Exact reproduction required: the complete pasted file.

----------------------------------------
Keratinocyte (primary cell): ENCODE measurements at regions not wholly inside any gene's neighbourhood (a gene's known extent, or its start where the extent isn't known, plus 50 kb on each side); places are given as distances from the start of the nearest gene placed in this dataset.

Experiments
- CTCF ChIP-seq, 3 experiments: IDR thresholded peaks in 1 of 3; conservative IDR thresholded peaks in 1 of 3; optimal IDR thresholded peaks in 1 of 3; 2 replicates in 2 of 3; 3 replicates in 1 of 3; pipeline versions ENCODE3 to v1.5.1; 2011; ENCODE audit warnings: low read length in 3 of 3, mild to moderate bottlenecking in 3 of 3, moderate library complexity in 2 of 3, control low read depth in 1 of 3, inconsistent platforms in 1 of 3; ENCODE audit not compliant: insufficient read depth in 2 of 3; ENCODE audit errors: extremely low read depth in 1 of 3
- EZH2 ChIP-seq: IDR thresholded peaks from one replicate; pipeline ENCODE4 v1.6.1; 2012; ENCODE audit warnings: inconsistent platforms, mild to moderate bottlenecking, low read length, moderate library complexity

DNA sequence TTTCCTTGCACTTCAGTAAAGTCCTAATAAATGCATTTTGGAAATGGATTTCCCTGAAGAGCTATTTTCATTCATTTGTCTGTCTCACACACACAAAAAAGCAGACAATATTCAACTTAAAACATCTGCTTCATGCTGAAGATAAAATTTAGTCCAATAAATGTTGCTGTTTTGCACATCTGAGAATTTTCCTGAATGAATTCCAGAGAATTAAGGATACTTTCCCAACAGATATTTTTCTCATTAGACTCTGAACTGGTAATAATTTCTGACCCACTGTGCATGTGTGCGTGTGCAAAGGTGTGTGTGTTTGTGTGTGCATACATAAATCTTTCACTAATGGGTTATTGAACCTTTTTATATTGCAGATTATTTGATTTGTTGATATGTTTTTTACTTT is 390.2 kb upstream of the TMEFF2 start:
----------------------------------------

Keratinocyte (primary cell): ENCODE measurements at regions not wholly inside any gene's neighbourhood (a gene's known extent, or its start where the extent isn't known, plus 50 kb on each side); places are given as distances from the start of the nearest gene placed in this dataset.

Experiments
- CTCF ChIP-seq, 3 experiments: IDR thresholded peaks in 1 of 3; conservative IDR thresholded peaks in 1 of 3; optimal IDR thresholded peaks in 1 of 3; 2 replicates in 2 of 3; 3 replicates in 1 of 3; pipeline versions ENCODE3 to v1.5.1; 2011; ENCODE audit warnings: low read length in 3 of 3, mild to moderate bottlenecking in 3 of 3, moderate library complexity in 2 of 3, control low read depth in 1 of 3, inconsistent platforms in 1 of 3; ENCODE audit not compliant: insufficient read depth in 2 of 3; ENCODE audit errors: extremely low read depth in 1 of 3
- EZH2 ChIP-seq: IDR thresholded peaks from one replicate; pipeline ENCODE4 v1.6.1; 2012; ENCODE audit warnings: inconsistent platforms, mild to moderate bottlenecking, low read length, moderate library complexity

DNA sequence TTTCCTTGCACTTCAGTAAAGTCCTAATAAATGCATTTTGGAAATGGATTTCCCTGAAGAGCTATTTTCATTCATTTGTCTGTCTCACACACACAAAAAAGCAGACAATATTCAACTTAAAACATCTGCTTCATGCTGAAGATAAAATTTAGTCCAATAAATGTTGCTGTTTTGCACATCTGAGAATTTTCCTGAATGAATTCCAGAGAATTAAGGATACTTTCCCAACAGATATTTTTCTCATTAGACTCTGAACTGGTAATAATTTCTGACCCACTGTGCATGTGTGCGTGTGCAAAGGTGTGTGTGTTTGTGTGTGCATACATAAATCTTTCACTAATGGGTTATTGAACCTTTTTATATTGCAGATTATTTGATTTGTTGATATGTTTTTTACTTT is 390.2 kb upstream of the TMEFF2 start: